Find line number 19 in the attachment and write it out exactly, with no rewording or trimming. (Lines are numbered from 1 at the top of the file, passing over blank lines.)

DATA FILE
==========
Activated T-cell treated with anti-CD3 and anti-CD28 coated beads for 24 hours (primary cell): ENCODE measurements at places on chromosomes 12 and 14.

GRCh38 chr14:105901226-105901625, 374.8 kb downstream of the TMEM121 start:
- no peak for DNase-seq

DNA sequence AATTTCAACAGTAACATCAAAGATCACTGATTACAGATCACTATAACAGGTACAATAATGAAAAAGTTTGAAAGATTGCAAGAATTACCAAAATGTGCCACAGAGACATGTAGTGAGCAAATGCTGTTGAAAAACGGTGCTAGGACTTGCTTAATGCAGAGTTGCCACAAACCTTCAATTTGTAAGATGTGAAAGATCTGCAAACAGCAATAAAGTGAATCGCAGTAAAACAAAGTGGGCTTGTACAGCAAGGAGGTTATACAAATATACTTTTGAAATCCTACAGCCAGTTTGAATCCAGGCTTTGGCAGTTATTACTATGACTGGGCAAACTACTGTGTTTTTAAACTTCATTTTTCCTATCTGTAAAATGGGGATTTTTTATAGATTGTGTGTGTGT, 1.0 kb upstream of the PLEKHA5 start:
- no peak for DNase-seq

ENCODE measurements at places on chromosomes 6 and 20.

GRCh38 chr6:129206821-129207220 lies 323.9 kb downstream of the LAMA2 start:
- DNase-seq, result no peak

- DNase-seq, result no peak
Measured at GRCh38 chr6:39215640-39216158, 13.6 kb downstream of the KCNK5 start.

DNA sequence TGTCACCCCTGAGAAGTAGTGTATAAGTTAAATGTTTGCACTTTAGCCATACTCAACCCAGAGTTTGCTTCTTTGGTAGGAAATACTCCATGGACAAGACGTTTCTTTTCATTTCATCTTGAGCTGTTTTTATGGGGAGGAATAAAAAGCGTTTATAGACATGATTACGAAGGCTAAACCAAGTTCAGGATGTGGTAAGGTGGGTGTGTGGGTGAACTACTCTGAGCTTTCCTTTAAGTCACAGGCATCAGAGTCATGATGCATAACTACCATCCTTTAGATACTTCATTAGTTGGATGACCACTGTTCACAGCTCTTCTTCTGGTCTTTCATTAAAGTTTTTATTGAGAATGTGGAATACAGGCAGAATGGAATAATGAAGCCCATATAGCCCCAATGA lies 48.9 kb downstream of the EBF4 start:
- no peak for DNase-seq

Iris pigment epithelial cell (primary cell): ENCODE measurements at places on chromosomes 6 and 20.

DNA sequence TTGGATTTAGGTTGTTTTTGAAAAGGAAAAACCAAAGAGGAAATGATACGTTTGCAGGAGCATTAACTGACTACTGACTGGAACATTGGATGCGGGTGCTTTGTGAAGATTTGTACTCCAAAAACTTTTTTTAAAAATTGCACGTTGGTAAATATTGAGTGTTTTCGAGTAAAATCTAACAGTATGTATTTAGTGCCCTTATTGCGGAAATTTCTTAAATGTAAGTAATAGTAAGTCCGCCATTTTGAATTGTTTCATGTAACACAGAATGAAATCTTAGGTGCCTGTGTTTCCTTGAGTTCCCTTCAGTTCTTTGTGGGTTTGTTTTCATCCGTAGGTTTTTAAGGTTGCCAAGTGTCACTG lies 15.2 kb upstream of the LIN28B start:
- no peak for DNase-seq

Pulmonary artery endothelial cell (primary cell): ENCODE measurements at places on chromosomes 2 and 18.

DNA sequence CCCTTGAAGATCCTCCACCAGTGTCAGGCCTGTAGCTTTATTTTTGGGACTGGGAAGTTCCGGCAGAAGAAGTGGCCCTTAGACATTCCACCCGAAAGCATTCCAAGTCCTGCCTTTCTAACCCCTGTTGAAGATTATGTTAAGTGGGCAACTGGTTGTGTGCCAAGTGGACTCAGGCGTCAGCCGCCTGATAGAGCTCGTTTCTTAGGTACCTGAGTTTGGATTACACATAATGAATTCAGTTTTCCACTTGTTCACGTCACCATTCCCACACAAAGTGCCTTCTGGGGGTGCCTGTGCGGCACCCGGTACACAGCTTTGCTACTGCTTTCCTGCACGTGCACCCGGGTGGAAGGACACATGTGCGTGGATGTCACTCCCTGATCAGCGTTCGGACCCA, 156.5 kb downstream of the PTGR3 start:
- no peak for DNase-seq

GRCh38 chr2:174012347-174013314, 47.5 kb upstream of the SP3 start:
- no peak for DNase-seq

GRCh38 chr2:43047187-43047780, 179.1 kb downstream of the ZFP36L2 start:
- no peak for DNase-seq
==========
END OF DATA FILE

GRCh38 chr2:174012347-174013314, 47.5 kb upstream of the SP3 start: